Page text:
Mental And Physical Damage From Solitary Confinement Can Last For Years

06/22/2015 11:56 am ET
Shutterstock / Tatiana Morozova

By: Elizabeth Palermo
Published: June 16, 2015 07:09am ET on LiveScience.

A man who spent nearly 43 years in solitary confinement in a U.S. prison could soon be set free. But questions remain about whether longtime inmate Albert Woodfox (now 68 years old) will ever escape the effects of spending so much time locked up and alone.

The effects of solitary confinement on a prisoner's well-being is a subject that has been debated since the first half of the 20th century, according to Peter Scharff Smith, a senior researcher at the Danish Institute for Human Rights in Copenhagen. While several studies have downplayed the negative effects of isolating prisoners for long periods of time, many more have concluded that this practice is quite harmful on both a physiological and psychological level, Scharff Smith told Live Science.

"When you look at all of the available research, it's pretty clear that solitary confinement is dangerous. There's clearly a risk of negative effects on health," he said. [7 Absolutely Evil Medical Experiments]

Though the specific conditions of solitary confinement differ from one institution to the next, most prisons use "solitary" as a form of disciplinary punishment or to help keep order, according to Scharff Smith, who wrote an extensive review of studies on the effects of this imprisonment practice for the journal Crime and Justice in 2006.

"What these studies show, if you look at them together, is that the main issue or problem [with solitary confinement] is the lack of psychologically meaningful social contact," Scharff Smith said. Prisoners in solitary are usually kept in a small, locked cell for 23 hours a day and have very few interactions with other human beings (apart from the guards who escort them outside their cells for exercise or showers) he added.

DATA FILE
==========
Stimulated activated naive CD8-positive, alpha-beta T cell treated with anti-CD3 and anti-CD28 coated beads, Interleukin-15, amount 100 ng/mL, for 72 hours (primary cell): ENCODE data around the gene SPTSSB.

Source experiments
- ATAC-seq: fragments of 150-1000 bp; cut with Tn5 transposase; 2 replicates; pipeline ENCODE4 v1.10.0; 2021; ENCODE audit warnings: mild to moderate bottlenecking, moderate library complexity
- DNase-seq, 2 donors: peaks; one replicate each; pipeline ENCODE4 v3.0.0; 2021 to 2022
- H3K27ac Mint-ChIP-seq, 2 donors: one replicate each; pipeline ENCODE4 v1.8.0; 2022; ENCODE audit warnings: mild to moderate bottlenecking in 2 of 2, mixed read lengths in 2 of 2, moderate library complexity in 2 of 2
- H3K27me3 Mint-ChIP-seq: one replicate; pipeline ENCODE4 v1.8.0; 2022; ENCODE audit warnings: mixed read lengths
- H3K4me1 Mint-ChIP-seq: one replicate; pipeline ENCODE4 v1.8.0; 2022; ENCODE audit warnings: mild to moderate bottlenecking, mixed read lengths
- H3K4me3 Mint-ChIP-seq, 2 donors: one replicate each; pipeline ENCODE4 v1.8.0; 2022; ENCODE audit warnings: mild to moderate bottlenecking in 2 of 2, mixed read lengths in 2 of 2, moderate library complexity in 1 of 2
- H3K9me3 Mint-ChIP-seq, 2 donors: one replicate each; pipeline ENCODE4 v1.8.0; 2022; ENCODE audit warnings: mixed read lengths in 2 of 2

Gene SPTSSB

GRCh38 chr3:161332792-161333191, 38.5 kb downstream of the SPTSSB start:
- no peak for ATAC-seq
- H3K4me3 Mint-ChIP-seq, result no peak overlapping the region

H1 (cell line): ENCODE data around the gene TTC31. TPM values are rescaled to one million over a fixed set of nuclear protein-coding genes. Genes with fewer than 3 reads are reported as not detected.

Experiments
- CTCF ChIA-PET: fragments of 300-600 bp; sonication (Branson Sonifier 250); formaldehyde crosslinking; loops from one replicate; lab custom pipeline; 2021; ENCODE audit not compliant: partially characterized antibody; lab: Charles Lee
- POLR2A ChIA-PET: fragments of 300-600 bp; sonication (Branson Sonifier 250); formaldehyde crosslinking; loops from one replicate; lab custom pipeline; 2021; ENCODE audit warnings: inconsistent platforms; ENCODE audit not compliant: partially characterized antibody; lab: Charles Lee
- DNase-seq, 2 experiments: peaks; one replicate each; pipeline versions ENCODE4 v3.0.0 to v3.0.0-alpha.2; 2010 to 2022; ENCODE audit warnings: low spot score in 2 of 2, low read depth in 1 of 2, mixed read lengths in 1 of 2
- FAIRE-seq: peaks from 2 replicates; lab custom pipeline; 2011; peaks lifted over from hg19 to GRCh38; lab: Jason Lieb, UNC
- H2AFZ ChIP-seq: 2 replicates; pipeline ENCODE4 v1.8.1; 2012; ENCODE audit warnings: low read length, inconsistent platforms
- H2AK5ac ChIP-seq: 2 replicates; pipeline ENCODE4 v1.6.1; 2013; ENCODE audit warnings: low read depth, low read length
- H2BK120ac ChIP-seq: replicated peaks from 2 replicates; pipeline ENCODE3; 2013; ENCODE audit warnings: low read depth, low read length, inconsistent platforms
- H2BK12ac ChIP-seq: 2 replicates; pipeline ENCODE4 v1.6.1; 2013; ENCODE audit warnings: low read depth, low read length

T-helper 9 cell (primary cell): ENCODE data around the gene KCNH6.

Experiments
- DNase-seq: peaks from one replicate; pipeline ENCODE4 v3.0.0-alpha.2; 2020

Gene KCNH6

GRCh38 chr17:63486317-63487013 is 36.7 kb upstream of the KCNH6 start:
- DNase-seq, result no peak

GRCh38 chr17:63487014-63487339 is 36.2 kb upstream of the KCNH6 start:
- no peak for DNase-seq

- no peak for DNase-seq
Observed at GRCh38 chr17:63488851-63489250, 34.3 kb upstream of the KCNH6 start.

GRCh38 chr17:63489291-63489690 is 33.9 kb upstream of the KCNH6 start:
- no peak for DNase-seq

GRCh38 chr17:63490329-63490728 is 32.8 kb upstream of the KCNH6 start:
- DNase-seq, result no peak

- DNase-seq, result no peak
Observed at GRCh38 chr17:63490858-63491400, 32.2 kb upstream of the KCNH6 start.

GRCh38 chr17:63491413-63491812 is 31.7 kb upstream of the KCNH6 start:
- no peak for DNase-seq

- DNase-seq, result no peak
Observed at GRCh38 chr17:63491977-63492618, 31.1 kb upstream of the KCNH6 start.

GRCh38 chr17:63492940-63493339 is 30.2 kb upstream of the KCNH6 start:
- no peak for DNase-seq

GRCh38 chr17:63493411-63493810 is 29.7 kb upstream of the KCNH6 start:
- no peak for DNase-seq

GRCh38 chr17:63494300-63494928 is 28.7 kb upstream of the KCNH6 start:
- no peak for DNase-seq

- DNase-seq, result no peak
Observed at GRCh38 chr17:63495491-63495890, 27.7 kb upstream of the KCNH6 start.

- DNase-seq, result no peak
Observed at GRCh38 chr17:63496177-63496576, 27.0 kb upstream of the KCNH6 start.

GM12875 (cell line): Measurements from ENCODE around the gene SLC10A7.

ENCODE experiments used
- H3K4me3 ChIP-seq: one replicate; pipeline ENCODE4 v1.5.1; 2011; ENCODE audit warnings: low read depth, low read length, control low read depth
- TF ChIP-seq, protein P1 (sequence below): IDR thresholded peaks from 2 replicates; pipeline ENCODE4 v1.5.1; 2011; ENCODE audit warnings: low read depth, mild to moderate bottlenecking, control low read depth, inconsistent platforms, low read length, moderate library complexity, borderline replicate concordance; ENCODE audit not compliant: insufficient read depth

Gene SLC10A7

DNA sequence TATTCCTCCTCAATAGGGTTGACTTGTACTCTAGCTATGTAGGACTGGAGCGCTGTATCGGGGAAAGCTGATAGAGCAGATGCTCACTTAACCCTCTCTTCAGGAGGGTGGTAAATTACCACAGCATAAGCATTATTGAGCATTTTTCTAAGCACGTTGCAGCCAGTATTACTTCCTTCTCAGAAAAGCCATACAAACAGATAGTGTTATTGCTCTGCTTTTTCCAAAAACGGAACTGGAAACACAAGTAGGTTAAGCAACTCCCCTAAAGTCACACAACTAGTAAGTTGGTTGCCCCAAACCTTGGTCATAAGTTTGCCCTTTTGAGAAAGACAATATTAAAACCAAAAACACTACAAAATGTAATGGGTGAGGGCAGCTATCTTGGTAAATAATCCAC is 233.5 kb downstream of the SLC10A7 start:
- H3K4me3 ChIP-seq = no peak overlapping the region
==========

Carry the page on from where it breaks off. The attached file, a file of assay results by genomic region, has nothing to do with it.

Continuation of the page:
This lack of social stimulation is linked to a slew of side effects that researchers have observed in prisoners who have spent time in solitary confinement. Some of the reported symptoms include anger, hatred, bitterness, boredom, stress, loss of a sense of reality, suicidal thoughts, trouble sleeping, confusion, trouble concentrating, depression and hallucinations.

Why does a lack of social interaction lead to so many negative side effects? One theory, posed by Huda Akil, a neuroscientist at the University of Michigan, is that the brain actually needs positive human interactions to stay healthy. Social interaction may activate growth factors in the brain, helping brain cells regrow, Akil said at a 2014 meeting of the American Association for the Advancement of Science (AAAS).

Further, the problems that solitary confinement cause are not purely psychological. Studies have also linked this form of isolation to more physical symptoms, including chronic headaches, heart palpitations, oversensitivity to light and noise stimuli, muscle pain, weight loss, digestive problems, dizziness and loss of appetite.

It's impossible to predict which, if any, of these symptoms could plague Woodfox if federal judges decide to release him from the Louisiana State Penitentiary in Angola, Louisiana. Woodfox was originally imprisoned in 1971 for armed robbery and was placed in solitary confinement in 1972, when he and two fellow inmates were found guilty in the murder of a prison guard. The other two men with whom Woodfox was convicted have since been released. One, Herman Wallace, died shortly after his release in 2013. Robert King, who was released in 2001, is now an advocate for the rights of prisoners in solitary confinement.

In 2014, 13 years after being set free, King told CNN that he still suffers from confusion, saying that he often gets "confused as to where I am, where I should be." He also said he started experiencing problems with his vision soon after entering solitary confinement. In addition, King told CNN that depression was a constant (though expected) symptom.

Follow Elizabeth Palermo @techEpalermo. Follow Live Science @livescience, Facebook & Google+. Original article on Live Science.

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